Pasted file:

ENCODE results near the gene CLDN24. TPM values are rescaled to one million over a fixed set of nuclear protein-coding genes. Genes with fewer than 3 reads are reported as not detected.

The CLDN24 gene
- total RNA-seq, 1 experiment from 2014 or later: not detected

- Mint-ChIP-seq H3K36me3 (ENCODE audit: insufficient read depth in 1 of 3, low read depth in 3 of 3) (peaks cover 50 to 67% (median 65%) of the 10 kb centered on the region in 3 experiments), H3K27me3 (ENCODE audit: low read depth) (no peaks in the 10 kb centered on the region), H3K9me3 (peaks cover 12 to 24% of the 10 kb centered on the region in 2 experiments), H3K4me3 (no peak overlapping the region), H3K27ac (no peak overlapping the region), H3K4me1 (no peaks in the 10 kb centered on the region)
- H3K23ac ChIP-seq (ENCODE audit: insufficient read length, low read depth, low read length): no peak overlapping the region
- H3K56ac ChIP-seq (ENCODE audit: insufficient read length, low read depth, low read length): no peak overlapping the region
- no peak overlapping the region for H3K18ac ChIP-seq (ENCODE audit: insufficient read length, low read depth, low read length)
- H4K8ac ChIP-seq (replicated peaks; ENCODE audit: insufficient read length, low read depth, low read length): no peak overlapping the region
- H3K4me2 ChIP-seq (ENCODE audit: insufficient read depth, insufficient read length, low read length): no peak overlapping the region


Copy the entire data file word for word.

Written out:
ENCODE results near the gene CLDN24. TPM values are rescaled to one million over a fixed set of nuclear protein-coding genes. Genes with fewer than 3 reads are reported as not detected.

The CLDN24 gene
- total RNA-seq, 1 experiment from 2014 or later: not detected

- Mint-ChIP-seq H3K36me3 (ENCODE audit: insufficient read depth in 1 of 3, low read depth in 3 of 3) (peaks cover 50 to 67% (median 65%) of the 10 kb centered on the region in 3 experiments), H3K27me3 (ENCODE audit: low read depth) (no peaks in the 10 kb centered on the region), H3K9me3 (peaks cover 12 to 24% of the 10 kb centered on the region in 2 experiments), H3K4me3 (no peak overlapping the region), H3K27ac (no peak overlapping the region), H3K4me1 (no peaks in the 10 kb centered on the region)
- H3K23ac ChIP-seq (ENCODE audit: insufficient read length, low read depth, low read length): no peak overlapping the region
- H3K56ac ChIP-seq (ENCODE audit: insufficient read length, low read depth, low read length): no peak overlapping the region
- no peak overlapping the region for H3K18ac ChIP-seq (ENCODE audit: insufficient read length, low read depth, low read length)
- H4K8ac ChIP-seq (replicated peaks; ENCODE audit: insufficient read length, low read depth, low read length): no peak overlapping the region
- H3K4me2 ChIP-seq (ENCODE audit: insufficient read depth, insufficient read length, low read length): no peak overlapping the region